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  • Writer's pictureSeth King

Long time comin'

A few years ago, I stumbled upon some fly fishing films that would forever impact my ambition for the hunt. They were a series of videos about a group of friends that set out to redefine the idea of fly fishing. When we mention fly fishing, many people associate it with wealth, backcountry landscapes, travel destinations, and trout. It is something a lot of people aspire to do if they have any desire to fish. The problem is, many people in the southeast do not consider it an option. I was in this camp as well. The only experience I had fly fishing was in the mountains of north Georgia on a farm fed stream fishing monster trout that saw action daily. Although it was pretty amazing, it was simply a past time experience that could rarely be replicated anywhere else.


Growing up in southwest Georgia and then attending college in Birmingham, Alabama, bass fishing was king. The day I arrived in Northern Alabama, I knew I was surrounded by various fishing opportunities but I had no where to start. After all, unless I had access to a special hole or two, I didn't own a boat to fish the larger water around me. Yes, you're right, I am too lazy to kayak the bigger water! This all changed after watching the first episode of that series mentioned above.


You mean to tell me, you can catch large mouth, small mouth, and redeye on a fly?! Where? How? When? So began my 16 month study of tributary systems and bass eating patterns. In the last 16 months, I began to increase my knowledge, my gear, and my access vehicles. My buddy, Jon, is very familiar with the water around our area. He loved the series that started my obsession as well. After his extensive research, he found the water we needed to fish and we immediately made plans to embark on the float I have had on my bucket list since 2020. After loading up my boat, making a cup of coffee, and plugging in our coordinates, we were off to what would be a phenomenal day on the water.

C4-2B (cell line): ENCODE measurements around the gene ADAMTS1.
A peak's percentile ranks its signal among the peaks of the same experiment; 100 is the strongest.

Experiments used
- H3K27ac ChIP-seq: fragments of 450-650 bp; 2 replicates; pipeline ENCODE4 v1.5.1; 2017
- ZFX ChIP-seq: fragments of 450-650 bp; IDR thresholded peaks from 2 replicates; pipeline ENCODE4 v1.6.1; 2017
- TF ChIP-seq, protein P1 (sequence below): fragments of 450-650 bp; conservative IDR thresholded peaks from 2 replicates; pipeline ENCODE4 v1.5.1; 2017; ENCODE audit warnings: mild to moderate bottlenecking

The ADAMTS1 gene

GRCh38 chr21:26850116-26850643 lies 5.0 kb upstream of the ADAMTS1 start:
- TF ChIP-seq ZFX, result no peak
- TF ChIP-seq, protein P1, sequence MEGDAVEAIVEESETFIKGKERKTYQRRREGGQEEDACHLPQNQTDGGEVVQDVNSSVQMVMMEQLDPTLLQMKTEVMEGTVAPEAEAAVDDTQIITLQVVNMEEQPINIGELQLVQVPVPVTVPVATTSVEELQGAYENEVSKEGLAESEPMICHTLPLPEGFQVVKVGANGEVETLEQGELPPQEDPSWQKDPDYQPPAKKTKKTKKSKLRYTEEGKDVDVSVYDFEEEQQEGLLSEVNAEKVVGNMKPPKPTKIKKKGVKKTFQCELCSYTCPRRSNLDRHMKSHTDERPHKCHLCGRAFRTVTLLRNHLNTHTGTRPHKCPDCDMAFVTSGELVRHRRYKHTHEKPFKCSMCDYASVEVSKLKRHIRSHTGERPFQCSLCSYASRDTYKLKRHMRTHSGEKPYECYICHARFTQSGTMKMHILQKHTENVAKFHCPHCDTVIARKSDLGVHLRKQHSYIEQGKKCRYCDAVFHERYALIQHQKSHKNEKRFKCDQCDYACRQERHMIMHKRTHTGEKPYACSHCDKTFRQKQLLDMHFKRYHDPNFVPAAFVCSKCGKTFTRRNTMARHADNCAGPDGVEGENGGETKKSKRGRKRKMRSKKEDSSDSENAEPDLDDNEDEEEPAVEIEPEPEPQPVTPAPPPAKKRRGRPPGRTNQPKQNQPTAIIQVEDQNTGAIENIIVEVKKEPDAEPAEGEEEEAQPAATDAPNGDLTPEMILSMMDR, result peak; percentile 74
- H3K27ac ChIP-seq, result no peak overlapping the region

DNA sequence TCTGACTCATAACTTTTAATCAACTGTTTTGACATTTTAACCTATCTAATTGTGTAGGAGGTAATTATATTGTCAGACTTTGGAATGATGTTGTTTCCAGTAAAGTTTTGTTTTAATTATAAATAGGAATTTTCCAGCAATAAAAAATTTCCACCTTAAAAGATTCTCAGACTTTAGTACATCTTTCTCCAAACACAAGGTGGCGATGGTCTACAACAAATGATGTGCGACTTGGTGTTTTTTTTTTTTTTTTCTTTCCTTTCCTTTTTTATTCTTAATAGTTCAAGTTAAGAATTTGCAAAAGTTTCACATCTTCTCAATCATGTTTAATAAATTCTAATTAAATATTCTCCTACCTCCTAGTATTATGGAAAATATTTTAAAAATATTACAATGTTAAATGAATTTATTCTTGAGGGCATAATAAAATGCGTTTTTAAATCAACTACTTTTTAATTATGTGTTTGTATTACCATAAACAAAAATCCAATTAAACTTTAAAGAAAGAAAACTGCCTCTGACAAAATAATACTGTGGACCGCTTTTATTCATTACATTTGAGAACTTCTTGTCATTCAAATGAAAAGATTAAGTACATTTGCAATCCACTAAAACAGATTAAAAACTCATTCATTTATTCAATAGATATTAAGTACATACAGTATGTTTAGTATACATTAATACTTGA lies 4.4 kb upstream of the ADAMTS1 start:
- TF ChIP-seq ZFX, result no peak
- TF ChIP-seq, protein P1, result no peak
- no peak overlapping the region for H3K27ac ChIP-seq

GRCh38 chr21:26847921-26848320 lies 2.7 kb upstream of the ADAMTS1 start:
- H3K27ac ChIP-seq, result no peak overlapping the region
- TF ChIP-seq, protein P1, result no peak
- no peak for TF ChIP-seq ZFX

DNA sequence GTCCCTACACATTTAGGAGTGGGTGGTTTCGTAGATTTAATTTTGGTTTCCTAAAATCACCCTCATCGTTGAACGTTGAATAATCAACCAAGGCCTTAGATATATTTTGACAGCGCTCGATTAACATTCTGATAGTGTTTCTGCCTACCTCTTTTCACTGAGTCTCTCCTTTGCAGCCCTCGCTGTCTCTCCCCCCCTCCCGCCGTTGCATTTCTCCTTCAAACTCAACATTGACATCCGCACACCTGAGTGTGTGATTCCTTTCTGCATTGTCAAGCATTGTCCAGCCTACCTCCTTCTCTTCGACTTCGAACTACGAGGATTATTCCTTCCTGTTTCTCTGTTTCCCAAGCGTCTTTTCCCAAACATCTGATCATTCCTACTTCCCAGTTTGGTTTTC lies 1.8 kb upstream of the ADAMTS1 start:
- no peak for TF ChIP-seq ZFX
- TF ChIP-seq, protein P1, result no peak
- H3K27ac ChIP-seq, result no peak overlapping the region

We left the house at 4:30am and were on the water at 6:15am. As I was becoming comfortable with rowing, Jon was throwing streamers right down the right side bank and before the half hour mark, a white fish and small mouth were on the board!

I won't tell you every detail of the day. We had great conversations, doubled up on two gars, and laughed at ridiculous stories and jokes. I rowed most of the first 4 or 5 miles and then we switched off. Within a matter of minutes, I had accomplished my goal from over two years ago- bass on a fly. The first large mouth hit the streamer on top of the water before it even sunk! Watching that fish dart from under a fallen tree and smash that fly was thrilling to say the least. The mall mouth hit the streamer that I was stripping in the crevice of two rock structures at the bottom. It all happened in such slow motion, we were essentially narrating the hit. To this day, it is one of my all time favorite catches.

A local told Jon that 100 feet before every shoal fish will be found. Every time we began to navigate upcoming white water, we were pushing fish all over the place. This insight was pivotal but also reminded us of the importance of research and making calls. However, we were not the best at remembering this vital detail. We'd be mesmerized by the amount of fishing we were seeing but failing to remember that we should have anchored down 50 feet behind us and casted into it! After the third failure of our execution, Jon made a statement I will never forget...


"Thinking about it is not the same as preparing for it."


This sank a little deeper than just fishing for me. I would be embarrassed to tell you how relevant this statement is for areas of my life outside of fishing. I think about a lot of things. I am naturally a dreamer. Vision casting is a hobby to me. One thing I have struggled throughout my life is actually disciplining myself to carry out and execute. There is no telling how many fish we could've caught if we would have simply anchored down and casted out. Sometimes we get a bit too busy in the flow of things that we don't slow down, stop, and take advantage of what lies ahead...


All in all, we caught beautiful fish, had great conversations, and experienced a day for the books. I am thankful for people like Jon in my life. He has been a friend, an encourager, and a good dose of accountability. He's also a dang good fly fisherman! Even when he forgets who the captain is on the boat...


As we go,

Seth







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